Posted June 8, 2012 by Alex Moss Editor in DVD/Blu-ray
 
 

The Muppets DVD


Plastic eyes stuck onto colourful felt shouldn’t be as much fun as The Muppets.

Jim Henson knew what he was doing when he created The Muppets.  These weren’t just your run of the mill puppets with a good hand up their backside.  Thanks to Henson, and his team, The Muppets gave life to a group of characters who have etched their way into child and adult memories across the globe.  They are part of growing up, like reading a Roald Dahl book or losing your first tooth, The Muppets are something no child should grow up not knowing and no adult will ever forget.  But in recent years The Muppets began to wane, languishing in straight to DVD efforts it seemed that they had become nothing more than a product, a cash-cow to milk with the love and affection that made them so popular drained from existence.

For things to change it would take heart, a lot of it, to bring the world’s best loved puppets back to life, back to the big screen and into the public consciousness where they belong.  Enter Jason Segal, the star of TVs hit showHow I Met Your Mother and films like Forgetting Sarah Marshall.  With his character in Sarah Marshall Segal had shown that he had a penchant for all things Muppet thanks to his Dracula musical-comedy.  In 2007 Segal approached Disney asking them if he could pen a Muppet movie, worried by his recent full frontal nudity in Sarah Marshall the Mouse House was unsure of where Segal was going.  It turns out though he is a fan, a big one, who wanted to put The Muppets back in the big time.

Gary (Jason Segal) and his adopted Muppet brother Walter are life long fans of The Muppet Show.  They watch it all the time.  But as they grow up Gary starts to have new interests, mostly in the shapely form of his girlfriend Mary (Amy Adams).  But when Walter and Gary visit a now rundown Muppet theatre theylearn of an evil plan by oil baron Tex Richman (Chris Cooper) to buy the theatre and knock it down.  The only thing that will stop him is if the Muppets put on a show and raise $10 Million to save their spiritual home.  Together Gary, Mary and Walter set out to put the band back together.  But the Muppets have moved on; Kermit has become something of a recluse, Gonzo has gone into plumbing and Miss Piggy is the Editor of Vogue Paris (complete with Emily Blunt, in full Devil Wears Prada form, as her assistant.)  It’s going to take all the gang to pull together to pull off this rescue act.

The great thing about this latest Muppet incarnation is it’s about The Muppets.  There’s no Treasure Island, Lost In Space, Wizard Of Oz think going on.  The Muppets have always had the ability to be both pre-school moral storytellers while playing to a wry adult sense of humour.  This film packs all that in and more.  Watching Kermit lose his head as all around do their crazy thing, seeing Miss Piggy throw hissy fits at Kermit, Gonzo repeatedly blowing himself up and Fozzie Bear telling so-bad-they’re-good style jokes is a delight.  It’s like meeting up with a childhood friend you haven’t seen in years and feeling like no time has passed since you last enjoyed each other’s company.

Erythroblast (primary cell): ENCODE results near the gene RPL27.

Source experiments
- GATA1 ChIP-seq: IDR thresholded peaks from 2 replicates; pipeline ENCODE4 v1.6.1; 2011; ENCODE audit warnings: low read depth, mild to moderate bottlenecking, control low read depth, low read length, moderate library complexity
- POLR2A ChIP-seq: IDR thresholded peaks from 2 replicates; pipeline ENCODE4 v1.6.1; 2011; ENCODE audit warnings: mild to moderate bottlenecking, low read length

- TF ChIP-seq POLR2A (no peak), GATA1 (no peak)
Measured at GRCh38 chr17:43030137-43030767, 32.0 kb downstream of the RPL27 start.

But it’s more than just that.  Segal and co-writer director Nicholas Stoller have injected something fresh to the franchise.  The Muppets now have a self-referential sense of fun, as if they’ve watched Scream and Cabin In The Woods and seen how to send up a genre completely unique to them.  There are endless in jokes, moments of brilliant slapstick fun and all the while Segal and Stoller never losing sight of the fact that for most, as Rashida Jones’ TV Executive states, “you aren’t famous anymore”.  So to re-invest in them, find that affection buried deep beneath all the cynicism of modern reality TV show culture the Muppets have adapted.  You want endless cameos from famous people?  You got it, everyone’s here from Zach Galifianakis as a hobo, to Selena Gomez, from the brilliant Neil Patrick Harris through to Jack Black who is in anger management with Animal.  And then there’s the songs.  The kind of hum along tunes that will stick in your head in the best way possible, that ‘Man Or A Muppet’ won an Oscar is fully deserved but ‘Life’s A Happy Song’ could just have easily taken the little gold statue.

The endless reams of enjoyment to be had from The Muppets could take up eight reviews.  It is pure, unadulterated fun.  It is to the now departed and much loved Jim Henson’s credit that he was able to create characters with so much life and love in them.  Stoller and Segal have reignited the flame for our felt-furry friends and with any luck The Muppets are here to stay.

 

 

 

 

 


Alex Moss Editor

 
Alex Moss’ obsession with film began the moment he witnessed the Alien burst forth from John Hurt’s stomach. It was perhaps ill-advised to witness this aged 6 but much like the beast within Hurt, he became infected by a parasite called ‘Movies’. Rarely away from his computer or a big screen, as he muses on Cinematic Deities, Alex is “more machine now than man. His mind is twisted and evil”. Email: alex.moss@filmjuice.com